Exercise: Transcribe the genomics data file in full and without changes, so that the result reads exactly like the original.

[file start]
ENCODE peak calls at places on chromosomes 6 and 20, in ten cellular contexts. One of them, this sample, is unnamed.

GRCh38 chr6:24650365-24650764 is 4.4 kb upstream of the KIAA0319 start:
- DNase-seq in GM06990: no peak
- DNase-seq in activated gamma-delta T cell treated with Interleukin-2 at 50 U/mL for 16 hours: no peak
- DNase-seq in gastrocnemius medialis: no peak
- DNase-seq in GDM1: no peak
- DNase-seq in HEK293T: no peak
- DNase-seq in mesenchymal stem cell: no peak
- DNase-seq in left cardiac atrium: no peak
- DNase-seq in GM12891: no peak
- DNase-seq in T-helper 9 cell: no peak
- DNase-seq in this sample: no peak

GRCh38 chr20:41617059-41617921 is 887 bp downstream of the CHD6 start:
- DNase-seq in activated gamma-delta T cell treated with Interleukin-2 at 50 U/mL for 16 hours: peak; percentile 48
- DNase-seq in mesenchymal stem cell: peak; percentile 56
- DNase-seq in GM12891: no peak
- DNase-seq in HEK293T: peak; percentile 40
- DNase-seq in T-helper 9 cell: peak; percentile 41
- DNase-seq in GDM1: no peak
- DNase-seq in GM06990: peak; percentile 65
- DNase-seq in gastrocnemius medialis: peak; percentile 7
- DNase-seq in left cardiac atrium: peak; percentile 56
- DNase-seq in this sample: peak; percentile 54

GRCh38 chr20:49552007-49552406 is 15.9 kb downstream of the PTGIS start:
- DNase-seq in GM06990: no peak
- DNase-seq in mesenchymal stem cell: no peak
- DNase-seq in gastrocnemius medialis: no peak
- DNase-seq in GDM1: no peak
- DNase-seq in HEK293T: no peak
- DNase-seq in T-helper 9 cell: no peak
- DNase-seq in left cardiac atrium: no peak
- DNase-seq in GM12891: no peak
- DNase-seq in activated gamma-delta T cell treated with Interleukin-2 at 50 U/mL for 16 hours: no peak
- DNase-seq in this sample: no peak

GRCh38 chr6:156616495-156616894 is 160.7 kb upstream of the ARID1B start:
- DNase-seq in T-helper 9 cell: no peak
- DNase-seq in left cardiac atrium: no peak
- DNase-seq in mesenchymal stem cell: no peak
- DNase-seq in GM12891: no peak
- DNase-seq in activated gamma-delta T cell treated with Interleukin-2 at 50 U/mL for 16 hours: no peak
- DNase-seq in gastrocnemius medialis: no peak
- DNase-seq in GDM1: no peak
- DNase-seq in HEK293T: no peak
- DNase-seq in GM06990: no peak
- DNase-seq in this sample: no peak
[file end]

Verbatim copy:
ENCODE peak calls at places on chromosomes 6 and 20, in ten cellular contexts. One of them, this sample, is unnamed.

GRCh38 chr6:24650365-24650764 is 4.4 kb upstream of the KIAA0319 start:
- DNase-seq in GM06990: no peak
- DNase-seq in activated gamma-delta T cell treated with Interleukin-2 at 50 U/mL for 16 hours: no peak
- DNase-seq in gastrocnemius medialis: no peak
- DNase-seq in GDM1: no peak
- DNase-seq in HEK293T: no peak
- DNase-seq in mesenchymal stem cell: no peak
- DNase-seq in left cardiac atrium: no peak
- DNase-seq in GM12891: no peak
- DNase-seq in T-helper 9 cell: no peak
- DNase-seq in this sample: no peak

GRCh38 chr20:41617059-41617921 is 887 bp downstream of the CHD6 start:
- DNase-seq in activated gamma-delta T cell treated with Interleukin-2 at 50 U/mL for 16 hours: peak; percentile 48
- DNase-seq in mesenchymal stem cell: peak; percentile 56
- DNase-seq in GM12891: no peak
- DNase-seq in HEK293T: peak; percentile 40
- DNase-seq in T-helper 9 cell: peak; percentile 41
- DNase-seq in GDM1: no peak
- DNase-seq in GM06990: peak; percentile 65
- DNase-seq in gastrocnemius medialis: peak; percentile 7
- DNase-seq in left cardiac atrium: peak; percentile 56
- DNase-seq in this sample: peak; percentile 54

GRCh38 chr20:49552007-49552406 is 15.9 kb downstream of the PTGIS start:
- DNase-seq in GM06990: no peak
- DNase-seq in mesenchymal stem cell: no peak
- DNase-seq in gastrocnemius medialis: no peak
- DNase-seq in GDM1: no peak
- DNase-seq in HEK293T: no peak
- DNase-seq in T-helper 9 cell: no peak
- DNase-seq in left cardiac atrium: no peak
- DNase-seq in GM12891: no peak
- DNase-seq in activated gamma-delta T cell treated with Interleukin-2 at 50 U/mL for 16 hours: no peak
- DNase-seq in this sample: no peak

GRCh38 chr6:156616495-156616894 is 160.7 kb upstream of the ARID1B start:
- DNase-seq in T-helper 9 cell: no peak
- DNase-seq in left cardiac atrium: no peak
- DNase-seq in mesenchymal stem cell: no peak
- DNase-seq in GM12891: no peak
- DNase-seq in activated gamma-delta T cell treated with Interleukin-2 at 50 U/mL for 16 hours: no peak
- DNase-seq in gastrocnemius medialis: no peak
- DNase-seq in GDM1: no peak
- DNase-seq in HEK293T: no peak
- DNase-seq in GM06990: no peak
- DNase-seq in this sample: no peak